There’s an old saw about how European settlers to the American continent had lots of children because there was lots to do. Every child you added to the stable, so to speak, was another laborer to help till the land, carry the firewood, cook the food, to contribute, as it were, to the running of home and farmstead. (I think that we’re forgetting the fact the birth control was pretty much non-existent, but that’s an essay for another time.) We live on a third of an acre, with about a third of that taken up by a house and deck. … Continue reading So I wouldn’t have to mow.
I am fifty-one years old. I have been that old for four days now. Fifty-one. Not twenty-five. Just over twice that. I guess that’s okay, considering thirty years ago I would not have predicted I’d last that long. Physical work that I used to give no thought to at all now happens at a more deliberate pace. I’m not in a hurry like I used to be. My back hurts faster, my dogs start barking sooner, and the sunshine gives me a pounding headache. I have arthritis in my hips, and tendinitis in my right arm. I’m content to muck … Continue reading Reclaiming the back yard.
We don’t eat a lot of packaged food at our house. Several reasons for this. Cooking fresh food is, on the whole, better for you. It’s usually cheaper. While choosing a menu can get a lot old, I enjoy cooking…and I’m good at it, which helps. You also have more control over how much food you prepare and in what proportions. Case in point: I haven’t yet mastered Indian food (Indian as in dot, not feather). That particular flavor profile continues to elude me. I’m able to satisfy that craving using fresh meat and jars of simmer sauces – our … Continue reading Packaged Food
I’m reaching back with this story. It’s one I’ve wanted to tell for a long time and keep forgetting. Our beloved girl-child must have been two and a half years old. Old enough to walk and talk and not do either very well. At an age and short enough that if she wanted to drink from a water fountain I had to kneel down and let her stand on my leg. Out to eat, she might come back from some Important Two Year Old Errand and I would get up from the table and kneel in the aisle so she could … Continue reading Katie-isms, December 2016.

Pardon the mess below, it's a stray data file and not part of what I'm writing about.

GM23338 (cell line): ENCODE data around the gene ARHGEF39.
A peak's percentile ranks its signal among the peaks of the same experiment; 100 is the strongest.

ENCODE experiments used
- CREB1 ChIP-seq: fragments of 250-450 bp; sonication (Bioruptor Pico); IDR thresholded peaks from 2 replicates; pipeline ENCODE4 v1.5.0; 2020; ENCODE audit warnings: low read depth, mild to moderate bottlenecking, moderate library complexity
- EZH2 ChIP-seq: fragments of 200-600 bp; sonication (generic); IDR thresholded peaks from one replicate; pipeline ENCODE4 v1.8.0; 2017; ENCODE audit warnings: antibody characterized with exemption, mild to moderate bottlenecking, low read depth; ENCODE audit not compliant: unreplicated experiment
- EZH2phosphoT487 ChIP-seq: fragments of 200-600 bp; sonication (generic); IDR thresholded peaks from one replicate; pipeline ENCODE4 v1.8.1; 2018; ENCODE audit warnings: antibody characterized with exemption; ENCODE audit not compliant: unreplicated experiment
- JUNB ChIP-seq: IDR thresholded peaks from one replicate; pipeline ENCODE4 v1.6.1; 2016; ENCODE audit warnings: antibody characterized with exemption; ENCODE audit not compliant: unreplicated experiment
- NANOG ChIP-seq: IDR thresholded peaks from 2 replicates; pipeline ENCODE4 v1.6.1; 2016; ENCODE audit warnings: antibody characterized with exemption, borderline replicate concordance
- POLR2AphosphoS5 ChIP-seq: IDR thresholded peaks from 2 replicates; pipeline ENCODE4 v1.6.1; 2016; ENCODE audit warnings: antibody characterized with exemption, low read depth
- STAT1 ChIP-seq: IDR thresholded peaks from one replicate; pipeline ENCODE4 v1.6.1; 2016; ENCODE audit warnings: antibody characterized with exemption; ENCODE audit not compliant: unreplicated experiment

My family drinks iced tea. Lots of it. We don’t “do” soda as a rule. Lemon-lime stuff when we’re sick, the odd root beer from time to time, but that’s about it. Tea is where it’s at, a holdover, I suppose, from when I was a kid. 3 – family size, black tea bags 1 – honeybush tea 1/2C sugar 1 gal water The honeybush gives the tea a very light citrus-y note, mellows out the flavor. Simple, inexpensive, tasty. Win, win, win. For years, I’ve been the tea-maker. As the children have grown older and gotten more familiar with the kitchen … Continue reading Who’s making the tea?
Took the last batch of tomato sauce and decided to make a meal of it. Garlic, kosher salt, olive oil, brown sugar, then out to the herb garden for marjoram and basil. To amuse myself (sometimes I do) I brought in a couple of very large catnip leaves. Now, a lot of people, given such a raw material, will smush it up and rub it on the couch, but how pedestrian is that? No no, I also have an eight year old boy at my disposal, so… I smushed up the leaves and rubbed them on his forehead. Last I … Continue reading Catnip
I write a lot about the positives. I love amusing anecdotes. But it’s not always easy. If it was, everybody would do it. It’s harder with special needs and gifted children. Oh, so much harder. We (and by “we” I mean any of us in a parental role to a child) often come into conflict with our children. We have the dicey task of weighing what they want versus what they need or what is safe or what is moral or (just as often) what we can afford, and children don’t often listen to logic when they hear the word … Continue reading The hard side of parenting